Both Rea and I have problems with getting our Cellcept prescriptions from time to time due to shortages of the drug at the wholesalers. Birdshot Uveitis Society has written about this difficulty before. Now the Association of the British Pharmaceutical Industry has taken it up. This is something we should all lobby our MPs about, because most of them are totally unaware of the difficulties we face obtaining our monthly prescription.
Urgent action is needed to tackle the worsening problems UK patients face when trying to receive their medicine prescriptions, according to the UK’s Association of the British Pharmaceutical Industry (ABPI).
In response to the results of a medicine stock survey of pharmacists conducted by Chemist & Druggist magazine, the ABPI has expressed serious concerns about the risks for patients and is calling for urgent Government action to tackle what it sees as the root cause of the problem: those who are selling medicines intended for UK patients overseas to take advantage of exchange rates for profit.
Richard Barker, director general of the ABPI, said: “Our primary concern is for patients. Manufacturers have supplied more than enough medicines to satisfy patient demand in the UK but there is still not enough getting through to the front line. We believe that the problem is worsening, despite joint efforts by the Supply Chain Forum. The Government must take action to deal with unabated trading by those who continue to put profit before the well-being of NHS patients.”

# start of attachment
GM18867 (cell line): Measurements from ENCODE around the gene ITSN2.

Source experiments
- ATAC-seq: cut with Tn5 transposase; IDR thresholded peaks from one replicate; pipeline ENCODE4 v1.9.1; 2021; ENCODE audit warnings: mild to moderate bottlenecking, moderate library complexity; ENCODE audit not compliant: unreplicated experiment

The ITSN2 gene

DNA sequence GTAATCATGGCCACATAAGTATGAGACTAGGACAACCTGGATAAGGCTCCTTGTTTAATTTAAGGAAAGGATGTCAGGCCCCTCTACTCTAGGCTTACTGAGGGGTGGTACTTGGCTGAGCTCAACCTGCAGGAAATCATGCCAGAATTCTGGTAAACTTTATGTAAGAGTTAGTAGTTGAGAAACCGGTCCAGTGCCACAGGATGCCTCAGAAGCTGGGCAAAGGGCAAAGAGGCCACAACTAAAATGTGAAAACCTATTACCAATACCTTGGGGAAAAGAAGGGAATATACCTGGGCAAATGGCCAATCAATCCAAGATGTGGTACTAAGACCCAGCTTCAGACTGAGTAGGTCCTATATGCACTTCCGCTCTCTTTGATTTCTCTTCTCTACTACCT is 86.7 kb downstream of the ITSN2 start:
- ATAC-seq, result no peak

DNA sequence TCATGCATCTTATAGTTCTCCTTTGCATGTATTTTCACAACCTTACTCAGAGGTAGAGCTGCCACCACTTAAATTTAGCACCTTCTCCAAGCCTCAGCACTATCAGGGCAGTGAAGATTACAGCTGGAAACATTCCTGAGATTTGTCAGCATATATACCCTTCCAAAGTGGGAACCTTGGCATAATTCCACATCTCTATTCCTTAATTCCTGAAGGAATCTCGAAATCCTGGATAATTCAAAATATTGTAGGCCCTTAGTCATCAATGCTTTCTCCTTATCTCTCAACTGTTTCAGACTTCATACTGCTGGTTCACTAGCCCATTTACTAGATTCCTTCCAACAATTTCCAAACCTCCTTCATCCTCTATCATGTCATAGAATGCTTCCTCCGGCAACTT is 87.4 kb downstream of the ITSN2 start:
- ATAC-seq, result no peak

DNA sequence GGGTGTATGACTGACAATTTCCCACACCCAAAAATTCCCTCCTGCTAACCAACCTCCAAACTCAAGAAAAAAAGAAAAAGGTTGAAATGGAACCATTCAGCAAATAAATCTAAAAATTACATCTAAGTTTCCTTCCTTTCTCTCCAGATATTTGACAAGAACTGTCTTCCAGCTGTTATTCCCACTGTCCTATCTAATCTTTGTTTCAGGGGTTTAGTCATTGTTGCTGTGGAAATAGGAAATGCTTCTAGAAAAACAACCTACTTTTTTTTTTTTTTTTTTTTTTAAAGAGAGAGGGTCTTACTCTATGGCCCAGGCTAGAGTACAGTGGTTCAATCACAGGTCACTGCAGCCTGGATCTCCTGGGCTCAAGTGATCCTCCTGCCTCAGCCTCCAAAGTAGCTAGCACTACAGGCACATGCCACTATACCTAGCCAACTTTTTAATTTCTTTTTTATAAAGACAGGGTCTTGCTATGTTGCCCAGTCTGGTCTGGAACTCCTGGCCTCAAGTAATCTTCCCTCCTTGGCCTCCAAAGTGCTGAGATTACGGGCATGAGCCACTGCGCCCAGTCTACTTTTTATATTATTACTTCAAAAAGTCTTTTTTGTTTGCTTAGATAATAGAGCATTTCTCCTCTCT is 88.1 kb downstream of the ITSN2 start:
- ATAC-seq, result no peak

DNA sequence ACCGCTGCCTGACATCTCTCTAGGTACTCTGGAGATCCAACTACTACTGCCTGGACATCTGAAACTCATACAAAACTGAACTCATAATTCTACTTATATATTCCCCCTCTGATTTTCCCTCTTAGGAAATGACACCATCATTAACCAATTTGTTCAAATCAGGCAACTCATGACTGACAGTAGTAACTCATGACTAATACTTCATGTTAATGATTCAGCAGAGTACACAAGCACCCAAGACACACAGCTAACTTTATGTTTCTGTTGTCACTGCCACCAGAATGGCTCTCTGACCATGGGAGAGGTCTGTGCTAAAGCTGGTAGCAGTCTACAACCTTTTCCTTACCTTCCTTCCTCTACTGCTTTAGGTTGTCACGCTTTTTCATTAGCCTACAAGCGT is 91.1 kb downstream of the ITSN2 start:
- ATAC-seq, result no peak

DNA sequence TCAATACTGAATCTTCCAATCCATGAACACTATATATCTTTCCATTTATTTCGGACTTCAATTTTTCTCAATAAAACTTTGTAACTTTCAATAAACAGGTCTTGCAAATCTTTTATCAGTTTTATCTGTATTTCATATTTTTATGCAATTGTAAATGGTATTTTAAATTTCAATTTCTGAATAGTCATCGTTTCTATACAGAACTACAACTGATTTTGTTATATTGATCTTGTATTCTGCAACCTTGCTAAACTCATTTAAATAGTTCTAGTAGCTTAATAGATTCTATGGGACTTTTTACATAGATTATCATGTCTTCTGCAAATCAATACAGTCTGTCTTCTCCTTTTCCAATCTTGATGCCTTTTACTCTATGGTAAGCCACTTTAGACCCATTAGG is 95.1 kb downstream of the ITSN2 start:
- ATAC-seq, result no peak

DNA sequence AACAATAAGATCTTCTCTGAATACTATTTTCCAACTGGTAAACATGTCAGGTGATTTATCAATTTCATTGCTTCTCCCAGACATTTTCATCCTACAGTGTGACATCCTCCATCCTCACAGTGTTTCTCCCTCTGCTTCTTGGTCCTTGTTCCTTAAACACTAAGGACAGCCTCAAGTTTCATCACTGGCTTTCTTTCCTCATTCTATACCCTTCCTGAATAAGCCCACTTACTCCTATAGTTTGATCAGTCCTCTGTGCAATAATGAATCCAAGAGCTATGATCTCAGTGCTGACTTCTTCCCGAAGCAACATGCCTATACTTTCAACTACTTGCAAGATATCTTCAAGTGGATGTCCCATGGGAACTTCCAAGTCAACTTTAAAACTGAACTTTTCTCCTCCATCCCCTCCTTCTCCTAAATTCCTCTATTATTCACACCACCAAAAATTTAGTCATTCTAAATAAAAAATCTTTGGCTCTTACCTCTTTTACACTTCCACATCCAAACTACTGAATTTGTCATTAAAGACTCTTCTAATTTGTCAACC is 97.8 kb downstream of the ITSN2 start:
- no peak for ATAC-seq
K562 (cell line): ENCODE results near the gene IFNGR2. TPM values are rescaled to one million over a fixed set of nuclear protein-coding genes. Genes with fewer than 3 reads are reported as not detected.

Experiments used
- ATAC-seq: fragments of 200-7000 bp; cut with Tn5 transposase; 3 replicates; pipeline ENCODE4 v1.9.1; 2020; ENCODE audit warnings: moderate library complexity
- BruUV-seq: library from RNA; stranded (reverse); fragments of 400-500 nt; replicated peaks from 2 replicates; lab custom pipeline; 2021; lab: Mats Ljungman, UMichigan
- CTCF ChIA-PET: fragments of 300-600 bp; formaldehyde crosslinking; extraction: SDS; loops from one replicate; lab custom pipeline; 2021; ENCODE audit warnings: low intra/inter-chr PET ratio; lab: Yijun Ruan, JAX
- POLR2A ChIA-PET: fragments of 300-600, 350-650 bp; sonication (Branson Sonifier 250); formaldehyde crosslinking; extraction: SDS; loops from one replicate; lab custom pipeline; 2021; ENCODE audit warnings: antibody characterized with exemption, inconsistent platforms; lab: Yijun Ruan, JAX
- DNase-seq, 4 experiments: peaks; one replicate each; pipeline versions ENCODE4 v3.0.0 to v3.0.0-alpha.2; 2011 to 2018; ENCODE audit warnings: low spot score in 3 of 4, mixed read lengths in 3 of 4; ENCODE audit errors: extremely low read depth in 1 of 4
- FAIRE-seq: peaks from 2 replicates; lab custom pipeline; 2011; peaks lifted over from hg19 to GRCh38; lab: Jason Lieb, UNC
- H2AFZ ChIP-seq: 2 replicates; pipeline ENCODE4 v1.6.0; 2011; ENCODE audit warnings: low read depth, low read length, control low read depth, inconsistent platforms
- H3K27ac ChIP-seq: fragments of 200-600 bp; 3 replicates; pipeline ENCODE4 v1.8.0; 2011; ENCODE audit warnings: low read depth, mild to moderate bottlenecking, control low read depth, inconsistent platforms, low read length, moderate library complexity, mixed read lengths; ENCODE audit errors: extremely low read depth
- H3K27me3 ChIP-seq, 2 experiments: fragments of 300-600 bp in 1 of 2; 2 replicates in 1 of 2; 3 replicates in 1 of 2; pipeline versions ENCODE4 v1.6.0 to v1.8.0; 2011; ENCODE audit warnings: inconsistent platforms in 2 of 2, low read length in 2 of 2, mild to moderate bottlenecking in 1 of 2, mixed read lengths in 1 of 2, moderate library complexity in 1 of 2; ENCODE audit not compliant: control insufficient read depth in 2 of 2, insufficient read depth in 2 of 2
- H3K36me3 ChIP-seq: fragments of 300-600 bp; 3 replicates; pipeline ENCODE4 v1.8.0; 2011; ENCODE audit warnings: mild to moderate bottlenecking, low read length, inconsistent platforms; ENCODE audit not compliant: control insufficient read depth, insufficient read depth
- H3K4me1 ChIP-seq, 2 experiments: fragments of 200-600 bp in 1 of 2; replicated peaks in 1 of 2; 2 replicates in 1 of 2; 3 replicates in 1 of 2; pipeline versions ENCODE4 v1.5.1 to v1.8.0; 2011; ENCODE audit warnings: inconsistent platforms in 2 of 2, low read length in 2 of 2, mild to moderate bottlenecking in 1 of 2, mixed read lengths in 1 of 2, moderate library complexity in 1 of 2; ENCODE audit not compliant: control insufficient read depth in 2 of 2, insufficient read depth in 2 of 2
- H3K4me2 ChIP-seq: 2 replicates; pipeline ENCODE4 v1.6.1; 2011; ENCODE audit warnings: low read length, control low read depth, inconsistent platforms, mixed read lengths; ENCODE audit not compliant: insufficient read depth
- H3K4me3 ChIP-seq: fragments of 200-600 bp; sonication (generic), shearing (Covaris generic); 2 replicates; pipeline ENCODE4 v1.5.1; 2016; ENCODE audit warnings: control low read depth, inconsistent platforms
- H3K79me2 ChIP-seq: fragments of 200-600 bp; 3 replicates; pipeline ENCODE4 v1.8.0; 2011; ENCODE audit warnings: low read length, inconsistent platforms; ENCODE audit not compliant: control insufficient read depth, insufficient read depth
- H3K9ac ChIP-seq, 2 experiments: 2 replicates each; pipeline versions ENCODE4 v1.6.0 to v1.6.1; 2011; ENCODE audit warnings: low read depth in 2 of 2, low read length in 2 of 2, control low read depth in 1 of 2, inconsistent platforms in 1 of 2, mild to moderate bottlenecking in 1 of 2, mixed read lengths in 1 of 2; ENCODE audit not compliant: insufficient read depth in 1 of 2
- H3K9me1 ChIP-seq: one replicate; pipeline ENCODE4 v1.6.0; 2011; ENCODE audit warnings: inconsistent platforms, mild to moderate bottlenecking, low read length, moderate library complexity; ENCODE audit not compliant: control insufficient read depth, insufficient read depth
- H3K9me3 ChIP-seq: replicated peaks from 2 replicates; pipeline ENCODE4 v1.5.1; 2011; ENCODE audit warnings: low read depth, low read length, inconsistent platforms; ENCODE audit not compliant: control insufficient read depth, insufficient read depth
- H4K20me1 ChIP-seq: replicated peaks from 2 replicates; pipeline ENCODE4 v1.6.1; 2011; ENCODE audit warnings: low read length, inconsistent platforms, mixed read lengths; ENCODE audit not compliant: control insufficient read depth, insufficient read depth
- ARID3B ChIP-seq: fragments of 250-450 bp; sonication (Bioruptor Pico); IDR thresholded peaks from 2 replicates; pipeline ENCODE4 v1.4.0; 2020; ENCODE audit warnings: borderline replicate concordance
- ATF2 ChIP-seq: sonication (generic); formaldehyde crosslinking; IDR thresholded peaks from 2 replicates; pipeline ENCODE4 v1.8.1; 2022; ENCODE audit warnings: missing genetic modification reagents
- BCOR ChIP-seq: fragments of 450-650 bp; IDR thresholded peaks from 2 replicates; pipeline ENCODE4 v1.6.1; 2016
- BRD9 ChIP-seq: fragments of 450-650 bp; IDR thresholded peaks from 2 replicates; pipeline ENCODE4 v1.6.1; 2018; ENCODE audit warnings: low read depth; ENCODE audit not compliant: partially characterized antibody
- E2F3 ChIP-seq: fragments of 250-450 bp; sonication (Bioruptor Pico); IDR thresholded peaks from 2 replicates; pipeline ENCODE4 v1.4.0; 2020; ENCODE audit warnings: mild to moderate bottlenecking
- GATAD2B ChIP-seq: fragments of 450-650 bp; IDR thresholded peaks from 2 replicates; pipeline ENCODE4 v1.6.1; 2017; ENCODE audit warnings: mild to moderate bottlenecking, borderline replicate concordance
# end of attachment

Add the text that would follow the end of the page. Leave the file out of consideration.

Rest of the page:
The Department of Health established the Supply Chain Forum earlier in 2010 to raise awareness of the issues around supply shortages, clarify the causes and work with the NHS, pharmacists, manufacturers and wholesalers to seek a lasting solution.
The current low UK drug prices make it attractive for intermediaries to export medicines intended for UK patients to other EU countries where they attract higher prices.
“The ABPI has presented two very specific proposals to Government that we believe will resolve the problem,” Dr Barker went on.
“Since shortages result from a minority of pharmacists trading medicines intended for UK patients, the roles of pharmacist and wholesaler need to be clearly separated, as they are in a number of other European countries. We are also calling for the Government to introduce much more stringent criteria for the holders of wholesaler dealer licences to ensure they have the professional qualifications to fulfil their obligations responsibly and have appropriate facilities to hold a full range of NHS products.”